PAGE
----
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How do you handle the wind, for outdoor macro?

Discussion in 'General Discussion' started by BostonRott, Jun 14, 2007.

  1. Our peonies are blooming, and since they've started, we've had 10-20MPH winds every day (constant, b/c there's a big ol' storm sitting off shore). :rolleyes: 

    I thought about using an aligator clip on an extendable rod (something I rigged for dog training), but decided the clip would probably damage the flower/stem. I don't really want to cut them, and also thought about "what if this were wild and I couldn't just cut it and bring it in?"

    How do you keep outdoor flowers still on a windy day??
  2. SteveK


    Mar 16, 2005
    Quite simply, you don't. You can try a plastic tarp or something to block the wind, but if you have 20MPH winds, nothing will work. Some people like the look of flowers blowing in the wind, making blurry tracks......if you want to try, shoot at slow shutter speeds to accentuate the blur.
  3. Hmmph! That's kinda what I figured! :tongue: There are so many ingenious people here, I figured I'd ask! :smile:

    I'll see what I can get, the winds aer starting to die down today, as that storm is *finally* leaving!
  4. If you can get some good light on it, you should be able to get decent enough shutter speeds to help freeze the movement. I use an off-camera flash and found it does help. D70 should have 1/500 sync speed which is higher than I normally need.
  5. Try to shield of the wind. And try to find a windbreak :Crunk:

    And continous AF-S and VR help a lot (70-200VR with 500D). Sometimes even Flash (GF with additional diffusor, works very well as a small Softbox)
  6. gvk


    Jun 17, 2005
    Mystic, CT
    I usually wait for a calm morning, and then collect my camera, tripod, macro lenses, flashes and shutter release cable and head out to the garden. Then at just about the time that I have framed and focussed the first shot, the wind begins to blow and gust! My technique at that point is to curse and swear until it stops. This, of course, has no effect on the wind, and does not make me feel any better. So I pack up all my gear and wait for the next calm morning to try again, hoping that the flowers will still be there ...
  7. There is also another possible solution: using a nifty little gadget like the "Plamp" or the "McClamp" to hold the flower by its stem while you're shooting.... This is similar to what you've described, except that the clamp which holds the plant stem is not as forceful as an alligator clip and doesn't hurt the plant. One end clamps to your tripod leg and the other end holds the plant or whatever you want (reflector, diffuser, etc.). I've recently gotten the Plamp but haven't had the opportunity to try it out yet.
  8. DABO


    Jan 13, 2006
    I used and loved the McClamp until I lost it. I don't even remember how or when I lost it - just did. I'll get around to getting another one one of these days.

    It really helps more for composition than as an aide against the wind. But it does help in some circumstances. For instance, it will help to stop a branch from blowing back and forth, but it won't stop the leaves on that branch from blowing.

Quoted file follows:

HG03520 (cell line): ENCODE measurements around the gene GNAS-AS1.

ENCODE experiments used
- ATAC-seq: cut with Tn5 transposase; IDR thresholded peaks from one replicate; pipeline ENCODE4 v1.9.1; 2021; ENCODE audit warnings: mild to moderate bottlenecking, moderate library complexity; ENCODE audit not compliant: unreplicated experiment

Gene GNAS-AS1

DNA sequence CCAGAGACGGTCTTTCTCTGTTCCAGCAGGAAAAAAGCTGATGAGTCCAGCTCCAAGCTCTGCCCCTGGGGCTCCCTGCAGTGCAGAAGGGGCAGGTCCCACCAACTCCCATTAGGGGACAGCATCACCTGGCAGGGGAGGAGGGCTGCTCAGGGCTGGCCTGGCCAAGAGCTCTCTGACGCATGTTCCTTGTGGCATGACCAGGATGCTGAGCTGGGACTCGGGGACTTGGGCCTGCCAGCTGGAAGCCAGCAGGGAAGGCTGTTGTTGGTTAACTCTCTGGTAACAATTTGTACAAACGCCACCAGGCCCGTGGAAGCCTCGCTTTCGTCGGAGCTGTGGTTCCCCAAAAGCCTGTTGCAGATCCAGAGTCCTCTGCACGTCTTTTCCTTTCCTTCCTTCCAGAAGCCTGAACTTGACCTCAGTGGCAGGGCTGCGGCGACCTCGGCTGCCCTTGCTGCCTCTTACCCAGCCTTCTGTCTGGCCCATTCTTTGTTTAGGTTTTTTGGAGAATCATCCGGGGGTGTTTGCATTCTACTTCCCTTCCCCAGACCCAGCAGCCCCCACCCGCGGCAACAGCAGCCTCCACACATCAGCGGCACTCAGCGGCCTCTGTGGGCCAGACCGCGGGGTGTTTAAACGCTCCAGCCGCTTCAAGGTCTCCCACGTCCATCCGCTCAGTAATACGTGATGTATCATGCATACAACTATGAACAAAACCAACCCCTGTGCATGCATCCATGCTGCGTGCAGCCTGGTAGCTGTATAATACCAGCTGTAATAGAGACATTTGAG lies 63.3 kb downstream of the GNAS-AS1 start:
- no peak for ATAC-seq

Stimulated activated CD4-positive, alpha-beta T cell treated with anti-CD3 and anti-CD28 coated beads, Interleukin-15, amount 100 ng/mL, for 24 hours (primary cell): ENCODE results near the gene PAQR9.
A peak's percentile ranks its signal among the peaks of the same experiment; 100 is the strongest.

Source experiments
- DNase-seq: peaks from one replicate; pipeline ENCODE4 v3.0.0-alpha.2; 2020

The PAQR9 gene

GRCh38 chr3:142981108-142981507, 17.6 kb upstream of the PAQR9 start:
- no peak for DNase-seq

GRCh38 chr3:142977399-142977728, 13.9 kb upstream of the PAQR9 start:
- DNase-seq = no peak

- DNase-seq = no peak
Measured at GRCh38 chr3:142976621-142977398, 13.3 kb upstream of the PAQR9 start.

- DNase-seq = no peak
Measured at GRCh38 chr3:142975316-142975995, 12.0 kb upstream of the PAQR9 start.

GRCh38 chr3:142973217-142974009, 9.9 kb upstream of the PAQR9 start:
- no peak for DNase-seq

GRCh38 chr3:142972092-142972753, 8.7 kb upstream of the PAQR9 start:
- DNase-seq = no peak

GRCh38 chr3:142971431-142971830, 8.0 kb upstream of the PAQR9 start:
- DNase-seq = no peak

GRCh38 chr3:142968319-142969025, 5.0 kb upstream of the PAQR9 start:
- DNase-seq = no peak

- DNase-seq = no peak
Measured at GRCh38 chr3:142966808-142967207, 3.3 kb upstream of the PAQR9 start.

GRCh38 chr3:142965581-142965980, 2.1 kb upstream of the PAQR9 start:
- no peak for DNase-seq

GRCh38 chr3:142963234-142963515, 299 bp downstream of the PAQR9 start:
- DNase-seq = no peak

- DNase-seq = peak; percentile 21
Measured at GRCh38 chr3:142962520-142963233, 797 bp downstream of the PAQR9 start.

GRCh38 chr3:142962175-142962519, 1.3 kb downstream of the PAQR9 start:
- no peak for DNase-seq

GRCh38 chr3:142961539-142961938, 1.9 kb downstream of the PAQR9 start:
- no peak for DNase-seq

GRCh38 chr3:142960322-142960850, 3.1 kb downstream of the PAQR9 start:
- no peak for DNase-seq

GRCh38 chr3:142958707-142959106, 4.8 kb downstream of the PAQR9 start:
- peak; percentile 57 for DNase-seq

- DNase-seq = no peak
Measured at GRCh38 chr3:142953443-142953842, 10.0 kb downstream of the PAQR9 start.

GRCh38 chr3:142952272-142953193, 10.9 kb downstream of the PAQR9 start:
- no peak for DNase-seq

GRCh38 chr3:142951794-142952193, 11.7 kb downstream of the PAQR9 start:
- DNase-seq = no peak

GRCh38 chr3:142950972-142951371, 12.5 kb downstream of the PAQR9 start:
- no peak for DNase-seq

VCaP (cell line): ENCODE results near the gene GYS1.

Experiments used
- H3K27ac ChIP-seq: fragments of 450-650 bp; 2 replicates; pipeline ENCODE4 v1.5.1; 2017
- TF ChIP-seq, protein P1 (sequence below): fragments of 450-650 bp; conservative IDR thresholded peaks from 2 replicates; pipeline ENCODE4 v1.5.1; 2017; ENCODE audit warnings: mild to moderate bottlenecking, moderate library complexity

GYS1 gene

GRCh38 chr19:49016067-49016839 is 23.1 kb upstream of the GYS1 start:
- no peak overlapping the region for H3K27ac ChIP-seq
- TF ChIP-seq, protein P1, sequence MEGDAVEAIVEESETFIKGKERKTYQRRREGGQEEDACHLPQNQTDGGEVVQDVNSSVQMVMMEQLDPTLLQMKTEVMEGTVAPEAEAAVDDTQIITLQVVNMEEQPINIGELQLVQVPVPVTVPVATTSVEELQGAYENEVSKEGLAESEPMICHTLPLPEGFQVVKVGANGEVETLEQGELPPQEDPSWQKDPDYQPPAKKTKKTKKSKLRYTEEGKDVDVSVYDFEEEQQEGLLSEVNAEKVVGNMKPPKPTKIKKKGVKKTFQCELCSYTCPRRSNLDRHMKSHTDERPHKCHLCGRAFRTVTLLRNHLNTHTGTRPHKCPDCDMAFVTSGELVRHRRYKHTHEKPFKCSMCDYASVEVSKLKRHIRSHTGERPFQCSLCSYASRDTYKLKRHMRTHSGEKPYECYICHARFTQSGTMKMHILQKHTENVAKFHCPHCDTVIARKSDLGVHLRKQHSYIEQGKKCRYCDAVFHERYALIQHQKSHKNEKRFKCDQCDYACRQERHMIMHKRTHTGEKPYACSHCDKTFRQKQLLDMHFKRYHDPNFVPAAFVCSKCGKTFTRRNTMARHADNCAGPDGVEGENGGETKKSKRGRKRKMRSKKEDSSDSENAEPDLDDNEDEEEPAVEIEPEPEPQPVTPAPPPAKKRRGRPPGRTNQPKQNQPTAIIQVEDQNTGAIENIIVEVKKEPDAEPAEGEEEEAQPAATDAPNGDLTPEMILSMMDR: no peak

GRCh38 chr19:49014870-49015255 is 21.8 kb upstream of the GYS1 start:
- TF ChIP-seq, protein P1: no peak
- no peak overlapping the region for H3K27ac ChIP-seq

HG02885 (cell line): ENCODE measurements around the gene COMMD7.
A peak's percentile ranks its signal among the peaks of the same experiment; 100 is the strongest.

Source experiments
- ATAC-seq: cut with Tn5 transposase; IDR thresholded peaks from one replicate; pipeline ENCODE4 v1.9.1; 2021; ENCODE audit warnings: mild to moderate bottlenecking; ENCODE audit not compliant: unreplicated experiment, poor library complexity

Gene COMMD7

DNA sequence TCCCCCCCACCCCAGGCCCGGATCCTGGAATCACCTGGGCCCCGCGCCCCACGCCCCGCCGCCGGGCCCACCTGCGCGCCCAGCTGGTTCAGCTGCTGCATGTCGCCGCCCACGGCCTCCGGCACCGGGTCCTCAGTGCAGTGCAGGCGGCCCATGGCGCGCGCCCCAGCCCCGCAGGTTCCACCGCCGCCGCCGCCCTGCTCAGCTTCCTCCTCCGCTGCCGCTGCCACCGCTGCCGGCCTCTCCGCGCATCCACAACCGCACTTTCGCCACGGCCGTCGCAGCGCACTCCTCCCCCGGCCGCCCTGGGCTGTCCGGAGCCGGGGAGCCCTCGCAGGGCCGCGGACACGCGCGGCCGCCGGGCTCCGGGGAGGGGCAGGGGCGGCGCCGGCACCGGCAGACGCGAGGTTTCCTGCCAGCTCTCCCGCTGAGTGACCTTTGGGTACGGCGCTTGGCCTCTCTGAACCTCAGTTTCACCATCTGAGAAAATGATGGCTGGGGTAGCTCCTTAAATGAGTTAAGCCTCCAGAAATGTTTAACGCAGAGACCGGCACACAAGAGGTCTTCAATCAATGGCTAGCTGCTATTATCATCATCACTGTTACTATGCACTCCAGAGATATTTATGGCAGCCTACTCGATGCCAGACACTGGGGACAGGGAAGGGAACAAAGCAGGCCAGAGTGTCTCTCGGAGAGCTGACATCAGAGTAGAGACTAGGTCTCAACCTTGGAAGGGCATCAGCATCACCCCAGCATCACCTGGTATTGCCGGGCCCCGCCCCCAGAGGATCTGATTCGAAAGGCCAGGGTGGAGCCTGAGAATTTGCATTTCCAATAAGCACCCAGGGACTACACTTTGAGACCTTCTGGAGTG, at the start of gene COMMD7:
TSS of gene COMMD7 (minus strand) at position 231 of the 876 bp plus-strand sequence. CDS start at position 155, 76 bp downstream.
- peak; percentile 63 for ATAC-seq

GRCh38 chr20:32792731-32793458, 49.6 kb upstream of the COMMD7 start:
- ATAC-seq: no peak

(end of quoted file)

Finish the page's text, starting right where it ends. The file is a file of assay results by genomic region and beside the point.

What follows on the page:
9. In very bad cases I used to use a wind break screen that we took to the beach. You will need soft ground though as they are rather large and do not have very 'pointy' feet.

    Bob F.
  10. Gale


    Jan 26, 2005
    Viera Fl
    Add a spike to the bottom of the posts Bob
    Or widdle them now that you can see Harry in the next country:>))))))
  11. My technique is exactly the same as Gerry's: get up early enough to get eaten by DEET-resistant mosquitoes while it's calm and then to swear when when the breeze kicks up.

    I've had modest success with make-shift screens, less with raising shutter speed to max sync speed and using flash, because even if I freeze the subject, any movement of the subject throws it out of focus.
  12. I tried the "higher shutter speed" trick today, we'll see what I got (I haven't gone through them yet). :smile:
  13. cknight


    May 2, 2005
    Madison, AL
    The unethical approach:
    Cut flower. Take picture of background. Take flower home and position against black background. Take picture of flower.
    Photoshop flower into background.:biggrin:
  14. Oh, you bad boy, Chris!

    Ah, but soooo tempting.....

    :biggrin: :biggrin:
  15. I have a similar problem here in Vienna. There is almost always wind of some kind along the Danube valley.

    Short shutter times aren't always possible, especially when youhave to stop down a bit further.

    That reminds me of what Bjørn Rørslett once said to me when I complained about the wind: "Just let it blow" and if you don't mind some creative approach, this and a long shutter time will do the rest :smile:

  16. Shaking an angry fist at the wind does not help. I tried.
  17. adrianaitken

    adrianaitken Guest

    What about getting a big (really BIG) blower fan and putting it on the opposite side of the flowers. Two opposing winds and hey presto, the flower will be stationary (probably, but fun trying it anyway!!!!) :smile:
  18. I use a Plamp too and I added the extension so its very long, making it more versatile. Still, in a 20mph wind a flash might be the best solution.
  19. I've the plamp (I have 2 - 1 with the extension) isnt quite sturdy enough and I still get movement.

    You could always get one of those cubelights and peg it down on top of the flower.
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